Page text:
■ ■ ■ ■ ■ ■

This section provides an example of each of these trigger applications. These examples are not meant to be used exactly as written: They are provided to assist you in designing your own triggers.

Auditing with Triggers
Triggers are commonly used to supplement the built-in auditing features of the database. Although triggers can be written to record information similar to that recorded by the AUDIT statement, use triggers only when more detailed audit information is required. For example, use triggers to provide value-based auditing for each row. Sometimes, the AUDIT statement is considered a security audit facility, while triggers can provide financial audit facility. When deciding whether to create a trigger to audit database activity, consider what the database's auditing features provide, compared to auditing defined by triggers, as shown in Table 9–2.
Table 9–2 Comparison of Built-in Auditing and Trigger-Based Auditing Description Standard auditing options permit auditing of DML and DDL statements regarding all types of schema objects and structures. Comparatively, triggers permit auditing of DML statements entered against tables, and DDL auditing at SCHEMA or DATABASE level. All database audit information is recorded centrally and automatically using the auditing features of the database.

Audit Feature DML and DDL Auditing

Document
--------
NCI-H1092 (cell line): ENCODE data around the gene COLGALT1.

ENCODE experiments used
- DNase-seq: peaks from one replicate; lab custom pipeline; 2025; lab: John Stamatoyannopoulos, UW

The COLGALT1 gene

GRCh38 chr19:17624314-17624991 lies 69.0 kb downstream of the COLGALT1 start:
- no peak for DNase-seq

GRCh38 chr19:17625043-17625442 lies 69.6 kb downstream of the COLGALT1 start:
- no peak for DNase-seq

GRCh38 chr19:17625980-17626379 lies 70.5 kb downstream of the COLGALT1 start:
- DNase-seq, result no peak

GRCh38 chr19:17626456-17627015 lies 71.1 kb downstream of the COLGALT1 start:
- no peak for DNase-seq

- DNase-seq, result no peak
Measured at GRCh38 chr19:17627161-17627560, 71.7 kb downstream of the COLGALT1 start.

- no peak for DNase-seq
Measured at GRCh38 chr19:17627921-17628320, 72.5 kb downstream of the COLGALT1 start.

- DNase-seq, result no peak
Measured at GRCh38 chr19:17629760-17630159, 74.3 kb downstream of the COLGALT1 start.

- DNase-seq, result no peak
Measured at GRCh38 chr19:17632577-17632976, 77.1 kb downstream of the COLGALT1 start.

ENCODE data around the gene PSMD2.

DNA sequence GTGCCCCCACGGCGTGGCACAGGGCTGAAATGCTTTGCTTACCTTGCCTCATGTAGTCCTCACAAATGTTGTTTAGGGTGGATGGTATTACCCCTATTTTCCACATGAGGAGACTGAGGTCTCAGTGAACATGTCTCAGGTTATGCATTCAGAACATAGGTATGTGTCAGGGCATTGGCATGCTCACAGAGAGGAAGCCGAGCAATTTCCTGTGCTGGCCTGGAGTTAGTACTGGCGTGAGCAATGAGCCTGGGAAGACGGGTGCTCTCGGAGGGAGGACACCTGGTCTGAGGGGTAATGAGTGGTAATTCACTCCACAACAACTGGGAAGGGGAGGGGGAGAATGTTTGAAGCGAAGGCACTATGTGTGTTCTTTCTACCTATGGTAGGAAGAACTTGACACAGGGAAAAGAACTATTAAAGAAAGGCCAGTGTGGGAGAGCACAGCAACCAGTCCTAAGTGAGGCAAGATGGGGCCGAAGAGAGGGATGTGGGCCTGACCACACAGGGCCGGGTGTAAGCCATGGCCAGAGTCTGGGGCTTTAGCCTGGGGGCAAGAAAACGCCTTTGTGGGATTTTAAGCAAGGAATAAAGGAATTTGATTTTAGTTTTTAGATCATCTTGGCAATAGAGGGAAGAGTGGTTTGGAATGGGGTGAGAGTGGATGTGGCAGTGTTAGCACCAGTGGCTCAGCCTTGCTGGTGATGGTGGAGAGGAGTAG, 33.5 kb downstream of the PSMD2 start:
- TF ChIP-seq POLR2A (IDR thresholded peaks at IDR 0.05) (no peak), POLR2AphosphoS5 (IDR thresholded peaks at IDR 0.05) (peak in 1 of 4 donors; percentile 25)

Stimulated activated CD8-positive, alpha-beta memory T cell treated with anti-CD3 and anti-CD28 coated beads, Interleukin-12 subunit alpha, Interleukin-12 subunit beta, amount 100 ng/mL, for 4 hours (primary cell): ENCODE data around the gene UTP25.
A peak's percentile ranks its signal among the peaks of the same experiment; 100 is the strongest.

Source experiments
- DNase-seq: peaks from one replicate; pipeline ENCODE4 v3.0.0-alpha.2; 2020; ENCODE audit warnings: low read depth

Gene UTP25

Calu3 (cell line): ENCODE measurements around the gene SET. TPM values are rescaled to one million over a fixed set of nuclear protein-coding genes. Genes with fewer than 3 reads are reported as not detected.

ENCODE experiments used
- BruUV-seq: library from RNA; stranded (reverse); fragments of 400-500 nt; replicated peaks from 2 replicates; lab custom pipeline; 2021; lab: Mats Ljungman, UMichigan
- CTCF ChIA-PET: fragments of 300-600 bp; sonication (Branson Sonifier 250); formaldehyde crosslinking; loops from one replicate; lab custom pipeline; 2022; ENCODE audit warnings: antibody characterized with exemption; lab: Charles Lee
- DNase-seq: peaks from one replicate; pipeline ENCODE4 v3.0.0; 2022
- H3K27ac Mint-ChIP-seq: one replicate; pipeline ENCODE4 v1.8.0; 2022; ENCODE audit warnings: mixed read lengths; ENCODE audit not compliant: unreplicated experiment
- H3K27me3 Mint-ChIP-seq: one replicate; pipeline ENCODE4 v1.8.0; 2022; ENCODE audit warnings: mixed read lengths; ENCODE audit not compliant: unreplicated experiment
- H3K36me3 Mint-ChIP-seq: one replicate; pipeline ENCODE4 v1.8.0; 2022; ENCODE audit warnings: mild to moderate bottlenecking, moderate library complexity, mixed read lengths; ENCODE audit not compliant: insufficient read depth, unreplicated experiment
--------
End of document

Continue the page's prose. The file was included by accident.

Centralized Audit Trail

Using Triggers 9-31

Examples of Trigger Applications

Table 9–2 (Cont.) Comparison of Built-in Auditing and Trigger-Based Auditing Audit Feature Declarative Method Auditing Options can be Audited Session and Execution time Auditing Description Auditing features enabled using the standard database features are easier to declare and maintain, and less prone to errors, when compared to auditing functions defined by triggers. Any changes to existing auditing options can also be audited to guard against malicious database activity. Using the database auditing features, records can be generated once every time an audited statement is entered (BY ACCESS) or once for every session that enters an audited statement (BY SESSION). Triggers cannot audit by session; an audit record is generated each time a trigger-audited table is referenced. Database auditing can be set to audit when unsuccessful data access occurs. However, unless autonomous transactions are used, any audit information generated by a trigger is rolled back if the triggering statement is rolled back. For more information about autonomous transactions, see Oracle Database Concepts. Connections and disconnections, as well as session activity (physical I/Os, logical I/Os, deadlocks, and so on), can be recorded using standard database auditing.

Auditing of Unsuccessful Data Access

Sessions can be Audited

When using triggers to provide sophisticated auditing, AFTER triggers are normally used. The triggering statement is subjected to any applicable constraints. If no records are found, then the AFTER trigger does not fire, and audit processing is not carried out unnecessarily. Choosing between AFTER row and AFTER statement triggers depends on the information being audited. For example, row triggers provide value-based auditing for each table row. Triggers can also require the user to supply a "reason code" for issuing the audited SQL statement, which can be useful in both row and statement-level auditing situations. The following example demonstrates a trigger that audits modifications to the emp table for each row. It requires that a "reason code" be stored in a global package variable before the update. This shows how triggers can be used to provide value-based auditing and how to use public package variables.